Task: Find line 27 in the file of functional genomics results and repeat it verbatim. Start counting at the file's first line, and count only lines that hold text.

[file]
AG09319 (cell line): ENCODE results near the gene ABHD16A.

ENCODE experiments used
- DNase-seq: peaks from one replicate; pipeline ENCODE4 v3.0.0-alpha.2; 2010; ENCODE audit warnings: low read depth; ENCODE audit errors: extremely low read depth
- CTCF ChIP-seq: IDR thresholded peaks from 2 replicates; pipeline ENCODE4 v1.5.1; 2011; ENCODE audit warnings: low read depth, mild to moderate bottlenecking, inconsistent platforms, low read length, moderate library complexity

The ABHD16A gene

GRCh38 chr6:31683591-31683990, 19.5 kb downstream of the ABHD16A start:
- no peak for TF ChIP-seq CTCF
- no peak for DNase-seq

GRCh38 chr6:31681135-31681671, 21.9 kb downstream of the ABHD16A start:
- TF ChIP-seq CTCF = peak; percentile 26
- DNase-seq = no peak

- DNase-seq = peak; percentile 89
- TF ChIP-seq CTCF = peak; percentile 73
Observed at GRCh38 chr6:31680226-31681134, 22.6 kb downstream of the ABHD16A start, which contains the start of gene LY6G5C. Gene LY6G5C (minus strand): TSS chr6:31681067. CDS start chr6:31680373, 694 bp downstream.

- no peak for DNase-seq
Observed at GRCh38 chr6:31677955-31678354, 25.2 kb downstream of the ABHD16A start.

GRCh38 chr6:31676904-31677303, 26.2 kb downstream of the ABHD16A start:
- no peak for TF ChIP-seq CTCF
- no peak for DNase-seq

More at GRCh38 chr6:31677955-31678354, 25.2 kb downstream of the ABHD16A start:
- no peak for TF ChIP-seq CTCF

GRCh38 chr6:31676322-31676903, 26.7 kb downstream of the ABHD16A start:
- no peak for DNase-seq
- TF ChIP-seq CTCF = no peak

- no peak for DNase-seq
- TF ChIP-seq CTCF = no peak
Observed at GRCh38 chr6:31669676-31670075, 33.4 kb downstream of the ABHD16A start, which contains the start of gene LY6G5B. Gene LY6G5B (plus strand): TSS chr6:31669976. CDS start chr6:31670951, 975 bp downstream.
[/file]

Observed at GRCh38 chr6:31669676-31670075, 33.4 kb downstream of the ABHD16A start, which contains the start of gene LY6G5B. Gene LY6G5B (plus strand): TSS chr6:31669976. CDS start chr6:31670951, 975 bp downstream.